This past Saturday (May 28), Above & Beyond attracted a sold-out crowd more dressed up in suits, stiletto heels, and fancy dresses than one would normally expect at a show headlined by the beloved trance trio. Then again, this wasn’t your normal Above & Beyond show.
The Grammy-nominated group of Jono Grant, Tony McGuinness, and Paavo Siljamäki descended upon Los Angeles’s Hollywood Bowl for the penultimate US stop of their Acoustic II album tour, during which they translate their club-geared hits into sprawling compositions with the help of a live orchestra and band. It’s the sequel to the concept’s highly successful debut run in 2013, back when EDM and live, instrument-driven performance were viewed by many as being mutually exclusive.
However, a lot can change in three years. Electronic-indie duo Bob Moses is one of the genre’s latest crossover acts, booking gigs for Coachella and Ellen after releasing their debut album. Pete Tong enlisted an orchestra to recreate dance music classics, and producers including BT and Kate Simko realized their own electronic-symphonic projects. At this year’s Grammy Awards, Jack Ü performed a live version of their Justin Bieber collaboration, “Where Are Ü Now.” Though Above & Beyond may not have necessarily pioneered the idea of unplugging dance music from the decks, they brought it to a broader audience and shattered stereotypes in the process.
Even this time, well into Acoustic’s second round, the trio repeatedly marveled at the experience being a “dream come true”—especially in a storied venue such as the Bowl, which has previously hosted the likes of The Beatles, Jimi Hendrix, and Donna Summer. Standing beneath its caved-out structure, they blended into the orchestra crew, which included a harpist, guitarist, percussionist, violinists, and cellists; as well as vocalists and A&B collaborators Cobi, Natalie Holmes, Zoë Johnston, and Justine Suissa. At various points, Grant, McGuinness, and Siljamäki took on instrumental duties of their own on the piano, guitar, and vocals.
Over two spellbinding hours, they covered ample ground with classical interpretations of songs old and new, starting with “Hello,” which slowly stirred the crowd to attention with its water bowl rim-sliding, twinkling Rhodes keys, and celestial vocal refrains, all of which were caught on multiple side screens broadcasting in black and white like an old film.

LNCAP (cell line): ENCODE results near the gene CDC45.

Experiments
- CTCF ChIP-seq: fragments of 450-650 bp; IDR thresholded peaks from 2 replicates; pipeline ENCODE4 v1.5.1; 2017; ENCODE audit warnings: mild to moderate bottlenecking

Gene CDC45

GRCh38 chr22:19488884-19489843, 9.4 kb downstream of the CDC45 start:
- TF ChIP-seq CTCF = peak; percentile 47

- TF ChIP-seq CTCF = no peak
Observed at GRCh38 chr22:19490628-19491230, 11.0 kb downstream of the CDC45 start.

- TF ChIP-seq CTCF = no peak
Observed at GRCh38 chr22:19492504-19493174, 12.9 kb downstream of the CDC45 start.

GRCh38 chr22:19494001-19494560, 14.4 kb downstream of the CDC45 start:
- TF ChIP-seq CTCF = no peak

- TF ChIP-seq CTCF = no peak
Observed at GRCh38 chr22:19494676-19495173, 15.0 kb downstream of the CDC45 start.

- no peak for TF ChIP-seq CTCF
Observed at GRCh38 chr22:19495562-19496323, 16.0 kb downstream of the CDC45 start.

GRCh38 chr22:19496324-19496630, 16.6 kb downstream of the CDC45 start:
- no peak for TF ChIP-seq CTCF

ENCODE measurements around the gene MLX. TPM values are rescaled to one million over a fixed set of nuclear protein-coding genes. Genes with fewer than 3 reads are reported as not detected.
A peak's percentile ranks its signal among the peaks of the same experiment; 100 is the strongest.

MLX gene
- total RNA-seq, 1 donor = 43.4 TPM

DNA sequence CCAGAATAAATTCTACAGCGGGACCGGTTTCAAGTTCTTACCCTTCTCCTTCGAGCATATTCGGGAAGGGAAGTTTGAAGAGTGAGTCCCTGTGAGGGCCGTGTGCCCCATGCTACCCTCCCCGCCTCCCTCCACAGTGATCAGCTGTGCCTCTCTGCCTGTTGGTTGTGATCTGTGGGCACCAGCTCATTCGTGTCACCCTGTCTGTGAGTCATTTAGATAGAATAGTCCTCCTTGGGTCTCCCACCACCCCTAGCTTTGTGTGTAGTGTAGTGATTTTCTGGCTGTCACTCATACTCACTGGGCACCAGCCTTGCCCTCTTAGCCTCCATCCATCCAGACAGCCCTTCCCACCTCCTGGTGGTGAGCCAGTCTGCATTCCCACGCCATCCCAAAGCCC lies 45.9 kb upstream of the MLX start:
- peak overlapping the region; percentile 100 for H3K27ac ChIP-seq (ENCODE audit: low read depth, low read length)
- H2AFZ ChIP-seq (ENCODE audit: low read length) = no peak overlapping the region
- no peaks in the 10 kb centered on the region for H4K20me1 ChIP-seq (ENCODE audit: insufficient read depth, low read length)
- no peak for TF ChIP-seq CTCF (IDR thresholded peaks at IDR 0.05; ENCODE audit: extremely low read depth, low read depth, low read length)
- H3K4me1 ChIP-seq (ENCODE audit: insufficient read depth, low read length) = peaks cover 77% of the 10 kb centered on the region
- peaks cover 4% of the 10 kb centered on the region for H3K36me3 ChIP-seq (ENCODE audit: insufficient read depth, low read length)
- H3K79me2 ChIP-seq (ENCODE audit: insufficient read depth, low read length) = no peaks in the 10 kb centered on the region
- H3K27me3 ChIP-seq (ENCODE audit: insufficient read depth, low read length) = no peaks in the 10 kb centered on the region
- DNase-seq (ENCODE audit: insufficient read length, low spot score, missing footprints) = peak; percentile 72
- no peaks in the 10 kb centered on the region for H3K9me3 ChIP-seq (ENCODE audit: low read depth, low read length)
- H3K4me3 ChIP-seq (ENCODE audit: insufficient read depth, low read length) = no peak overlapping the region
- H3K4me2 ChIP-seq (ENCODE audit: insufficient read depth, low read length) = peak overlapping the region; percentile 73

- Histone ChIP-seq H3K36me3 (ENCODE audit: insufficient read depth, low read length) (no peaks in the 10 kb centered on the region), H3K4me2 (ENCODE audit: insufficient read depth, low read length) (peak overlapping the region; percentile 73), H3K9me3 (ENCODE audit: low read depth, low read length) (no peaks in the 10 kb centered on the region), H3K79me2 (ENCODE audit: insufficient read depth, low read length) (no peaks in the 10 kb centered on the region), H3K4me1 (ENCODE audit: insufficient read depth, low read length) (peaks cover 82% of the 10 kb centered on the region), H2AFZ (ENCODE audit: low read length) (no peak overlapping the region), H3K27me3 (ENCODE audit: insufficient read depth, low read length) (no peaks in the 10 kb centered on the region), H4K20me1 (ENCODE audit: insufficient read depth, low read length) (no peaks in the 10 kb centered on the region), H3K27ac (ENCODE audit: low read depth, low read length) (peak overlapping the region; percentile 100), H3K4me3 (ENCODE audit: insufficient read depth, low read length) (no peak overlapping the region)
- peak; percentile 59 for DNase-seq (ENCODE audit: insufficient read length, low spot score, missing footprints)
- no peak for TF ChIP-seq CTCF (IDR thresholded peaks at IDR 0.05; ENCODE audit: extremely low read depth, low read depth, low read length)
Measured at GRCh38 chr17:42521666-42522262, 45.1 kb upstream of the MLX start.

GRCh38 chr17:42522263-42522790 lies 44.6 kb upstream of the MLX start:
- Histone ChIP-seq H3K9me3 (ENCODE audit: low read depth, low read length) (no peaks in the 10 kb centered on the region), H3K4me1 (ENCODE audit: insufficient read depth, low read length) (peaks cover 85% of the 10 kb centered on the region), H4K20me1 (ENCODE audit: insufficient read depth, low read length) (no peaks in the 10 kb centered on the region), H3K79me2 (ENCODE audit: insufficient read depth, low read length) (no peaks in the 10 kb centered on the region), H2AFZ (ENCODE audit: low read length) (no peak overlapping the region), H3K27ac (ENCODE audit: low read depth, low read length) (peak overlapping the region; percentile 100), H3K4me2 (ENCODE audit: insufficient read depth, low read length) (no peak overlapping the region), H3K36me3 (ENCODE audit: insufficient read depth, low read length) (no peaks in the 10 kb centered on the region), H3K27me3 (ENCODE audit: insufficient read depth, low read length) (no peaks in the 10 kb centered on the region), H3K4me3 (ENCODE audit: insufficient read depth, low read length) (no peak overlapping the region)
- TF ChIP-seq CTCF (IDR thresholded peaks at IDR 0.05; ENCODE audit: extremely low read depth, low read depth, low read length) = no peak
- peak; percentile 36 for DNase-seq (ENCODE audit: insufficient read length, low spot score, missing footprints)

The contrast-rich aesthetic would also play out in the evening’s set-list. “Pretty much from the first day that Tony and Jono and I met, we were fascinated by one thing, and that’s the contrast between light and dark, pure joy and sadness,” Siljamäki explained between songs. “There’s something really beautiful when you play with that contrast.”
Appropriate, then, that following Johnston’s haunting rendition of “We Are All We Need” was a rousing powerhouse performance of “Blue Sky Action” from LA transplant Cobi, and then a couple songs later, a detour into love as obsession with another Cobi-led number, “Sticky Fingers,” and the Holmes-featuring “Counting Down the Days”. As captivating as Above & Beyond made the dark side seem—including McGuinness on vocals and lead guitar for “Black Room Boy”—the audience connected more to the uplifting material like “Thing Called Love,” a moment in which the side screens broke from their black-and-white scheme to bleed a vibrant shade of red, and nearby fans were seen wiping tears from their cheeks.
Around 10:30pm, after their “last song,” all left the stage for a good few minutes, leaving the crowd clamoring for an encore until the crew finally obliged. The next 30 minutes were dedicated to fan favorites: Oceanlab classic “On A Good Day”; the group’s most-known hit, “Sun & Moon”; and “Good for Me.” Despite the slowed tempo of the orchestral arrangements, all songs maintained the energy of their original form while heightening in sheer emotion, resulting in sounds that were simultaneously familiar and new.
Above & Beyond’s acoustic show was in itself something of a Hollywood film production, utilizing sound and visuals to tell a story about love and loss, and light and dark, in a way that was poignant without feeling overly cheesy or cliché. For all its dark and tear-filled moments, the experience culminated in a confetti-filled happy ending quite befitting of its famed location.